Nutritional and Health Benefits of Fresh Vegetables - Past, Present and Future: A Literature Review

The Atrium, University of Guelph Institutional Repository

Nutritional and Health Benefits of Fresh Vegetables - Past, Present and Future: A Literature Review

Show simple item record

dc.contributor.author Zandstra, J.W.
dc.contributor.author Hovius, C.
dc.contributor.author Weaver, L.
dc.contributor.author Marowa-Wilkerson, T.
dc.date.accessioned 2009-07-02T18:20:11Z
dc.date.available 2009-07-02T18:20:11Z
dc.date.issued 2007-11-20
dc.identifier.uri http://hdl.handle.net/10214/1983
dc.description The end goal of this review was to identify methods known from existing literature information to increase the nutraceutical content in selected vegetables for the grower. For some vegetables like the tomato, carrot and onion the goal was fulfilled. Books and journals researched from all over the world yielded vital information on these vegetables. The information ranged from the health benefits to the agronomic factors that influence the expression of high levels of phytochemicals in the vegetables from the time of growth, harvest and storage. In this review, while most of the scientists seemed to agree on most aspects, their differences in opinion were highlighted. en
dc.description.abstract This study outlines the importance of eating fresh, antioxidant-rich vegetables when possible. This is a review of relevant literature into production practices that focus on the importance of nutraceutical content in fresh vegetables. The end goal is to be able to give growers information on increasing the nutraceutical content of their vegetable crop. The vegetables discussed in this paper are sweet corn (Zea mays), onion (Allium cepa), tomato (Lycopersicum esculentum), kale (Brassica family), broccoli (Brassica family), garlic (Allium sativum), carrot (Daucus carota) and lettuce (Latuca sativa). Some vegetables, such as the tomato and onion, have an abundant amount of literature on them and have been the subject of numerous studies worldwide. Other crops, like sweet corn and spinach, have very little information on both agronomic practices and their nutraceutical benefits. There is indeed a need for more study in these areas. While there is available literature on the health benefits of garlic, work on identifying the optimal agronomic practices to assist the producer in producing a crop high in levels of antioxidants is limited. en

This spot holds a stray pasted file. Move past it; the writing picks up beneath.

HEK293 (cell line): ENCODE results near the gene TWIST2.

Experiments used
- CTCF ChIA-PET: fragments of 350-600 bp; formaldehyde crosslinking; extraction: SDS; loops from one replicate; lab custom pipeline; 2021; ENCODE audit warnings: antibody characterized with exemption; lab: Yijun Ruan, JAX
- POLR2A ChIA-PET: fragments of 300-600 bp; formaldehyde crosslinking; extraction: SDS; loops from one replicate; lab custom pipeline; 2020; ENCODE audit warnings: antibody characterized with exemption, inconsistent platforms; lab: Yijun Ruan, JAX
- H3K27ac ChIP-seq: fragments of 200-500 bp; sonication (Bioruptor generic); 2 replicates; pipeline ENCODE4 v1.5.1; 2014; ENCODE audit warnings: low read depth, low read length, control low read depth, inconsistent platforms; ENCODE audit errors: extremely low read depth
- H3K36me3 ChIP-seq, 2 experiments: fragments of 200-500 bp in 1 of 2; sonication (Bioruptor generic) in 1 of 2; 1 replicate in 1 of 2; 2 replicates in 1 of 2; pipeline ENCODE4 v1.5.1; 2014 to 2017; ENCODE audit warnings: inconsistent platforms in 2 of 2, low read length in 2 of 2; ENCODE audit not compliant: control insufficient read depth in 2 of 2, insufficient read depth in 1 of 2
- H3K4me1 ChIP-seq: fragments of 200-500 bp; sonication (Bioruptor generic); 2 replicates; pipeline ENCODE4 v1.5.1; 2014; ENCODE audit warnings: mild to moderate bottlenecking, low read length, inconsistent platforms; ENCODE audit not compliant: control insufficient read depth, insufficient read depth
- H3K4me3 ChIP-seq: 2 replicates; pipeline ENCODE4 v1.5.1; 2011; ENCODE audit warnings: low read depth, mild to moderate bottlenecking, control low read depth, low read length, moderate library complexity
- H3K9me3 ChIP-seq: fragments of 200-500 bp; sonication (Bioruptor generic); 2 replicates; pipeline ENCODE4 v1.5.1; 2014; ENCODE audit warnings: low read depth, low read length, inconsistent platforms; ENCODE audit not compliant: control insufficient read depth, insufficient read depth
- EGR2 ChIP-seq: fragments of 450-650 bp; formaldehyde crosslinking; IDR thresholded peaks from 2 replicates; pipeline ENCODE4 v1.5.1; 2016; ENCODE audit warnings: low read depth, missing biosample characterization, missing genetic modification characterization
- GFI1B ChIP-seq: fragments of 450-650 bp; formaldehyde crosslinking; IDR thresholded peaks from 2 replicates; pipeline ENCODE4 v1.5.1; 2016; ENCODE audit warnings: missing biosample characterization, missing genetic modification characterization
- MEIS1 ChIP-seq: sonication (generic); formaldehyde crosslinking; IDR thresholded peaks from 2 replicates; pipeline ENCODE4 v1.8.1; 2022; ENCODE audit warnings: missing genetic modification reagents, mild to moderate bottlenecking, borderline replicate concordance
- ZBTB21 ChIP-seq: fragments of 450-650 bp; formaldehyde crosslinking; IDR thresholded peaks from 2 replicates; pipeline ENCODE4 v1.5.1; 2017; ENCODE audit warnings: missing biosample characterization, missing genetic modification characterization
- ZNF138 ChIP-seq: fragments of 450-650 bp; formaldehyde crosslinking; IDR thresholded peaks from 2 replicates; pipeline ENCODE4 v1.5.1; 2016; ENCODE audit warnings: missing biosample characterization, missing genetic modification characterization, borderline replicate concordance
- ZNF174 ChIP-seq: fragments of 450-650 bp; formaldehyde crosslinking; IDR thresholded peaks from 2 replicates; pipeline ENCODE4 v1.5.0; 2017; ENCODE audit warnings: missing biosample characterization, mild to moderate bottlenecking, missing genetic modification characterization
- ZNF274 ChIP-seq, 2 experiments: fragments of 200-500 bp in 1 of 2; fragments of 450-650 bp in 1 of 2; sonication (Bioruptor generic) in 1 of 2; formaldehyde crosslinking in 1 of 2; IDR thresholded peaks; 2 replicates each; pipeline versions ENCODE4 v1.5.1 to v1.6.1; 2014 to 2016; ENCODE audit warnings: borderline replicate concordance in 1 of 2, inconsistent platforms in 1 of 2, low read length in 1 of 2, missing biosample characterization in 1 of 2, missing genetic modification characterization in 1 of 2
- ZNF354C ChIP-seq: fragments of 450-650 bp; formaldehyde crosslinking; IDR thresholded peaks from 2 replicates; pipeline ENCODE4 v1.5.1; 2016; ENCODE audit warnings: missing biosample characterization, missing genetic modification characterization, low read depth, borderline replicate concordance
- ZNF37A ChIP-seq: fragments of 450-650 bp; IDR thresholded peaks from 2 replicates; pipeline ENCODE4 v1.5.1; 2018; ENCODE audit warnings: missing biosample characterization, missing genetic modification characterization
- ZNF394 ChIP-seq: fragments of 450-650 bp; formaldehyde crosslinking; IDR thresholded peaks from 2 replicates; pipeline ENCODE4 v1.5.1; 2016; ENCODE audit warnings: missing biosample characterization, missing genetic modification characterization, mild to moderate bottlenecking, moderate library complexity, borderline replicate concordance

dc.description.sponsorship Fresh Vegetable Growers of Ontario en
dc.language.iso en en
dc.publisher University of Guelph Ridgetown Campus en
dc.subject sweet corn en
dc.subject zea mays en
dc.subject onion en
dc.subject allium cepa en
dc.subject tomato en
dc.subject lycopersicon esculentum en
dc.subject kale en
dc.subject brassica oleracea var. sabellica en
dc.subject brassica oleracea var. viridis en
dc.subject broccoli en
dc.subject brassica oleracea var. italica en
dc.subject lettuce en
dc.subject lactuca sativa en
dc.subject garlic en
dc.subject allium sativum en
dc.subject sweet potato en
dc.subject ipomoea batatas en
dc.subject carrot en
dc.subject daucus carota subsp. sativus en
dc.subject spinach en
dc.subject spinaca oleracea en
dc.subject fresh market en
dc.subject nutrition en
dc.subject health en
dc.title Nutritional and Health Benefits of Fresh Vegetables - Past, Present and Future: A Literature Review en
dc.type Other en


Files in this item

Files Size Format View Description
zandstraj2007-freshvegnutritiionrvw.pdf 183.5Kb PDF View/Open Literature Review

This item appears in the following Collection(s)

Show simple item record

Search the Atrium


Advanced Search

Browse

My Account